Emilio Morenatti & Joseph Wilson
LAS MANCHAS DE ABAJO, CANARY ISLANDS (AP) – His house left first. Then the house that his father built. Then the stand and the hardware store he owned collapsed.
Finally, Antonio Ãlvarez must have watched the lava from a volcanic eruption slowly devour the last pillar of his family’s wealth: the twelve hectares he devoted to the cultivation of the Canarian bananas which, for generations, provided the agricultural lifeblood of the Atlantic Ocean archipelago.
âMy dad always told me ‘don’t make the house too big, it won’t make you money; invest in bananas! Bananas will give you a home. And it’s true, âsaid lvarez. âWhen I filmed (the lava destroying) my father’s house, it was watching him die again. This house was part of him.
Ãlvarez, 54, is one of thousands of farmers and workers on the Spanish island of La Palma whose livelihoods have been jeopardized by the destruction caused by the volcano which continues to be violent for six weeks after the opening of the ground on September 19.
The regional government of the Canary Islands, an archipelago comprising La Palma off the coast of northwest Africa, estimates that the volcano has already caused 100 million euros ($ 116 million) in losses to the industry banana tree on the island. More than 390 acres of land used for banana cultivation was covered with molten rock, and over 700 more acres were cut after roads on the west side of the island were covered with lava.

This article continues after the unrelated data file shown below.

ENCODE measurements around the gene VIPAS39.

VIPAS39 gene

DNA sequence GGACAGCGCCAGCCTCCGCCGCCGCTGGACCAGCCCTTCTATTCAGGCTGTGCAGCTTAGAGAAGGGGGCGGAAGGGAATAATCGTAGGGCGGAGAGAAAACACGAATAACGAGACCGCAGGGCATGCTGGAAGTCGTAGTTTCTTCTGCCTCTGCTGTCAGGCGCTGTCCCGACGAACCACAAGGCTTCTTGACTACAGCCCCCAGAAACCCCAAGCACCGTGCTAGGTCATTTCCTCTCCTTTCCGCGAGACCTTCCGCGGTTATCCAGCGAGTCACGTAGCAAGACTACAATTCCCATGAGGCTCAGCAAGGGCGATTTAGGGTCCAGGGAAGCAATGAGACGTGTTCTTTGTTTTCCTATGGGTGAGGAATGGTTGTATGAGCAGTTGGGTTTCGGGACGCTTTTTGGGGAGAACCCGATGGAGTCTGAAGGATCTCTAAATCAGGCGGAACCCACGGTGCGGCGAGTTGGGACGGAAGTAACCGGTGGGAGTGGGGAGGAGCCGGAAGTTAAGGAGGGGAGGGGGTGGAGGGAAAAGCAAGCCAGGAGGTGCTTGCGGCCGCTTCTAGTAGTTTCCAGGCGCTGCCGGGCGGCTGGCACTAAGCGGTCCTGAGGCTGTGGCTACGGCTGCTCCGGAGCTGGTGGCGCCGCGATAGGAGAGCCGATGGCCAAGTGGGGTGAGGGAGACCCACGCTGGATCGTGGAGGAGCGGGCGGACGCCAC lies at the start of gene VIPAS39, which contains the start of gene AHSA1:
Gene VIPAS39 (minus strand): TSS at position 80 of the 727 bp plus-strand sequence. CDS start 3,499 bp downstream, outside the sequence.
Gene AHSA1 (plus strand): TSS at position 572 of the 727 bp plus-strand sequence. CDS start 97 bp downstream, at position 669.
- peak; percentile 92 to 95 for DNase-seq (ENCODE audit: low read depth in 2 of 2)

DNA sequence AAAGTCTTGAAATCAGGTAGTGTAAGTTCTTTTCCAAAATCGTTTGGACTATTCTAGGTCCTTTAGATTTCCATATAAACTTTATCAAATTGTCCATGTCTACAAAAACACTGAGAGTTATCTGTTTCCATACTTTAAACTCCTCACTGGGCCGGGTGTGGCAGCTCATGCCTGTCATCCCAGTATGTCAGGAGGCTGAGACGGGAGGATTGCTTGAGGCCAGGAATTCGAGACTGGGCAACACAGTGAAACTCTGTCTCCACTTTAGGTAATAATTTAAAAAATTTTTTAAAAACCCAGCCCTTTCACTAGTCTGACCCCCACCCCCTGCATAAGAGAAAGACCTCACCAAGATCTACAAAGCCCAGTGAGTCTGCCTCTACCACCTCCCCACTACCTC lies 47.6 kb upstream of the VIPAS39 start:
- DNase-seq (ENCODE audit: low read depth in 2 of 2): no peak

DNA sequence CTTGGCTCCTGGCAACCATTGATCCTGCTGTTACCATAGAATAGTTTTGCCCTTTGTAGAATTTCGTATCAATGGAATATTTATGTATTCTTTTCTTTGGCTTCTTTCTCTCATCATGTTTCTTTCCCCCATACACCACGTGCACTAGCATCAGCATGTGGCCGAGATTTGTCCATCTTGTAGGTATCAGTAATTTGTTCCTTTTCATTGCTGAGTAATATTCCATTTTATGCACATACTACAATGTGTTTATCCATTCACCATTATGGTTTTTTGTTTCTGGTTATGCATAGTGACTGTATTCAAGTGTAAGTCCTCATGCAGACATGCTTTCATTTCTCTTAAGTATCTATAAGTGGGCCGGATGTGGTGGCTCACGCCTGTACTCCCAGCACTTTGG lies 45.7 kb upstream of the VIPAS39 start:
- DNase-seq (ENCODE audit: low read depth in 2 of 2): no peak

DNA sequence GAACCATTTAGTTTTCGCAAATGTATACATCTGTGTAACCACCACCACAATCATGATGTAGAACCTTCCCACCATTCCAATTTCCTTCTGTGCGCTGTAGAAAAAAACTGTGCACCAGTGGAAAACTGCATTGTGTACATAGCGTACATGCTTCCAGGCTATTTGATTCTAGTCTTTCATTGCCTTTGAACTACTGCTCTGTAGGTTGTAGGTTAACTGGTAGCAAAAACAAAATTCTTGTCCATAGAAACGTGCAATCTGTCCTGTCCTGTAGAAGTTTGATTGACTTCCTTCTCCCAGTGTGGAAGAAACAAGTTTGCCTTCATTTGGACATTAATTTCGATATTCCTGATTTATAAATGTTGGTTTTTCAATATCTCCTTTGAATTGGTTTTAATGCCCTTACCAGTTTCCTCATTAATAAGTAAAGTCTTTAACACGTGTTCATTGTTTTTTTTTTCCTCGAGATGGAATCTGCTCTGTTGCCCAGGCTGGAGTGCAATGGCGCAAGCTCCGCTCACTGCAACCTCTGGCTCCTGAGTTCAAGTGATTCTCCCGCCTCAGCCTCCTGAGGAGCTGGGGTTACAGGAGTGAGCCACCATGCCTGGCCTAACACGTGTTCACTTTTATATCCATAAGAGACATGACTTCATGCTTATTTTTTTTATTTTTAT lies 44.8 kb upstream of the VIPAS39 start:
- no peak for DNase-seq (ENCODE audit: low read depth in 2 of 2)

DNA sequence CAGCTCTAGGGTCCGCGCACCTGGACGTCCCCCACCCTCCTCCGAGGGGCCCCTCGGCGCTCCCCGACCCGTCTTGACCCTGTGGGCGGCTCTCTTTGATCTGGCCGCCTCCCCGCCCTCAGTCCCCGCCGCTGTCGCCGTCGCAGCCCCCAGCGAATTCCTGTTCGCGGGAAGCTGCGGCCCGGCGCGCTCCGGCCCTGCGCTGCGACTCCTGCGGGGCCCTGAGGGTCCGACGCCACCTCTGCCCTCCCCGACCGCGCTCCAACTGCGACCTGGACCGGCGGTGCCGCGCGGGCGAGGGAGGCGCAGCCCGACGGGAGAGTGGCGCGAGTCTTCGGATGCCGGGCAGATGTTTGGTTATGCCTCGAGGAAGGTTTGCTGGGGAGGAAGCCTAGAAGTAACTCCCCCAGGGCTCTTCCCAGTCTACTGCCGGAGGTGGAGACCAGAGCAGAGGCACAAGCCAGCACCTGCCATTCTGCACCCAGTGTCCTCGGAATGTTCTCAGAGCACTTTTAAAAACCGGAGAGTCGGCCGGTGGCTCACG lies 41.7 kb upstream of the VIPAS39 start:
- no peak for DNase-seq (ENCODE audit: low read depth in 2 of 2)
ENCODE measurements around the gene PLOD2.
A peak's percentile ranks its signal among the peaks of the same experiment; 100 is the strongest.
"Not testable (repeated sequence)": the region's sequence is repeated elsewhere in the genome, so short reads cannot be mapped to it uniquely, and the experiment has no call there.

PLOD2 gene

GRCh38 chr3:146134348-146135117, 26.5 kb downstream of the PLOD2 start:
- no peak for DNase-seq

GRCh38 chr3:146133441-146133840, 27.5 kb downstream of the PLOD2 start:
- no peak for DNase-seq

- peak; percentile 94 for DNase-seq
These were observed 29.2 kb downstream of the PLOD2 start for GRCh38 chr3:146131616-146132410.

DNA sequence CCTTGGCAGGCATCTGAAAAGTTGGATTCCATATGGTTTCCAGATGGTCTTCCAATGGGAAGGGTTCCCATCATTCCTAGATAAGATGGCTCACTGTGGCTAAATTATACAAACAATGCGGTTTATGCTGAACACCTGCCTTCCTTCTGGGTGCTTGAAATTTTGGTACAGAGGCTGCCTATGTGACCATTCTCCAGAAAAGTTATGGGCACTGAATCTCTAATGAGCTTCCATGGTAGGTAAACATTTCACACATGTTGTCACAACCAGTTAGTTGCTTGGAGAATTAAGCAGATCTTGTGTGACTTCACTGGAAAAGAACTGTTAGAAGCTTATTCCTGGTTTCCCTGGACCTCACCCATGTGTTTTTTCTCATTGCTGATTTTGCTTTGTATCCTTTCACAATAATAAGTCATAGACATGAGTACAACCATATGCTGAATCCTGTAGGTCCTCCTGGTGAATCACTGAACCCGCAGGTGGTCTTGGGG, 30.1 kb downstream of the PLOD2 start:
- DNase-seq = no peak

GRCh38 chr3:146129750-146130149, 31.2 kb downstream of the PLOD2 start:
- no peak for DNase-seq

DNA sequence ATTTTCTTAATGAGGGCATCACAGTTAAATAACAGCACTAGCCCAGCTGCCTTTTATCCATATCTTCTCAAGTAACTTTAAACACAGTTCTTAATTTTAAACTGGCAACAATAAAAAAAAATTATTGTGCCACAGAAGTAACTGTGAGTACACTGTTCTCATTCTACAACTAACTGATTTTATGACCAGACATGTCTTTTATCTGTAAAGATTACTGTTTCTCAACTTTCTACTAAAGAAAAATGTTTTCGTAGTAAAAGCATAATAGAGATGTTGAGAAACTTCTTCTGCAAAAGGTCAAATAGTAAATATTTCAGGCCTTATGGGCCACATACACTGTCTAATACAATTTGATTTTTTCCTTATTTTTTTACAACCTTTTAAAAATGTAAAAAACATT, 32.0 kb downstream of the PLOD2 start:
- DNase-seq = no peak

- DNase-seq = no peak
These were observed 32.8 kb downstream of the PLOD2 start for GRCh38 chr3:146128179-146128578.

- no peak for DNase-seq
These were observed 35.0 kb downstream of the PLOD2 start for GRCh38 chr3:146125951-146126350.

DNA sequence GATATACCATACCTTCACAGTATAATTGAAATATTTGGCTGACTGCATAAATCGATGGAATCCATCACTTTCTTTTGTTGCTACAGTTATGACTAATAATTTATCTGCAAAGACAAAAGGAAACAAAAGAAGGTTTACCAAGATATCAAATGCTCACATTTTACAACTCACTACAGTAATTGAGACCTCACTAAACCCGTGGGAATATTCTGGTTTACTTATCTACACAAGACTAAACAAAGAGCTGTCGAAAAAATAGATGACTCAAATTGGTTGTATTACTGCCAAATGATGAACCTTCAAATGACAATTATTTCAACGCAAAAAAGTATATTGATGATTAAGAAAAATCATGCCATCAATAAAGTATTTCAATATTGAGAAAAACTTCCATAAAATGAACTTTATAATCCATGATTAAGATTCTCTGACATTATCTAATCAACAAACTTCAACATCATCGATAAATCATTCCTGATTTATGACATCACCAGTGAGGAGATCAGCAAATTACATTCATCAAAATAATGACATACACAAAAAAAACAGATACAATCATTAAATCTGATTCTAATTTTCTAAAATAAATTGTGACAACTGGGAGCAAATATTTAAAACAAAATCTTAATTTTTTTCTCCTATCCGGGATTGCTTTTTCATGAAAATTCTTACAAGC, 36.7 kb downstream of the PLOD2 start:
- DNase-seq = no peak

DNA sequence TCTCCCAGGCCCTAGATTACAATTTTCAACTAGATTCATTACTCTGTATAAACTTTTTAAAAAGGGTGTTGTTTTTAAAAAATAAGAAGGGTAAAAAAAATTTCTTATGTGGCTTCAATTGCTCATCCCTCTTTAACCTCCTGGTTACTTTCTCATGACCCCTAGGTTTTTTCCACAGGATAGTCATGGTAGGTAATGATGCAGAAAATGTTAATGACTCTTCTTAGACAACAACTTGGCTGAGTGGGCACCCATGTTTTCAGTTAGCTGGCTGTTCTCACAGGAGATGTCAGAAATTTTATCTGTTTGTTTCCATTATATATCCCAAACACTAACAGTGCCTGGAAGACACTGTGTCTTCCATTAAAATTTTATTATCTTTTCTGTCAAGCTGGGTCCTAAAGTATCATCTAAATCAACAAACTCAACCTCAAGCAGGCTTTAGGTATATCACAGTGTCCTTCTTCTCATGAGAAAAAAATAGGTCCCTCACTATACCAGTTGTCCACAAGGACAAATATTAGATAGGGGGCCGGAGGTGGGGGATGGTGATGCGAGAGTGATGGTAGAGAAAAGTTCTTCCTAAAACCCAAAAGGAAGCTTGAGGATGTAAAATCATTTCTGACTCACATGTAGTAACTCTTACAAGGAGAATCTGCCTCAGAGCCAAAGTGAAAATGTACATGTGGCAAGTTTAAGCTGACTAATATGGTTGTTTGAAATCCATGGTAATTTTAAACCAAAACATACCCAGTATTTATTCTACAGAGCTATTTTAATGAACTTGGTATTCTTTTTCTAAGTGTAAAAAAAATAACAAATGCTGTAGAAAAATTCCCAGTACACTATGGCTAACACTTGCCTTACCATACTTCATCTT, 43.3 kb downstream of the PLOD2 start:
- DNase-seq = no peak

The Canary Islands Banana Producers Association, ASPROCAN, estimated that some 1,500 of the island’s 5,000 banana plantation owners were injured. Most owners have small plots of a few acres. Many, like lvarez, have seen their land scorched and crushed.
Others have lost crops because they cannot access their trees. And many more have seen their product become unsaleable due to the volcanic ash that ruined the banana peels.
It was a shock wave for an industry that provides 30% of the island’s economic life, according to regional government statistics. There are entire companies dedicated to the packaging and transport of fruit, which together with tourism makes La Palma live.
âThey say it wiped out 10% of the island’s economy. I think it’s more. It wasn’t just the bananas, or the apartments, or the guesthouses, he took it all, âsaid lvarez.
âWhat happened to us happened to 90% of the people here. ”
La Palma, an island of 85,000 inhabitants, is the second largest banana producer in the eight-member archipelago, which lies at its closest point 100 kilometers from Morocco. Last year it produced 148,000 tonnes of local bananas, most of which were shipped to mainland Spain. Although it is generally more expensive than bananas imported from Latin America and Africa, the smaller Canarian banana is often preferred for its sweeter taste and meatier texture.
The authorities have pledged financial assistance to help the sector and finance workers’ leave. They also promised to revise a law that says new lands formed by lava are owned by the state.
Desalination plants have been dispatched to supply water-dependent bananas to points where lava flows have destroyed irrigation systems. The island’s government has asked the military to consider taking the farmers by boat to tend to farms isolated by the lava rivers.
Lava, however, continues to spew from the Cumbre Vieja Ridge, threatening to expand and consume more land as it heads towards the Atlantic, where a new patch of lava land is forming.
The house of farmer JesÃºs PÃ©rez is still in danger, but for him the most important property he owns has already disappeared.
“I would have preferred to lose my house instead of my banana trees,” said PÃ©rez, 56. âThe trees give you life, the house gives you nothing. I’ve sacrificed my whole life, and for what, nothing?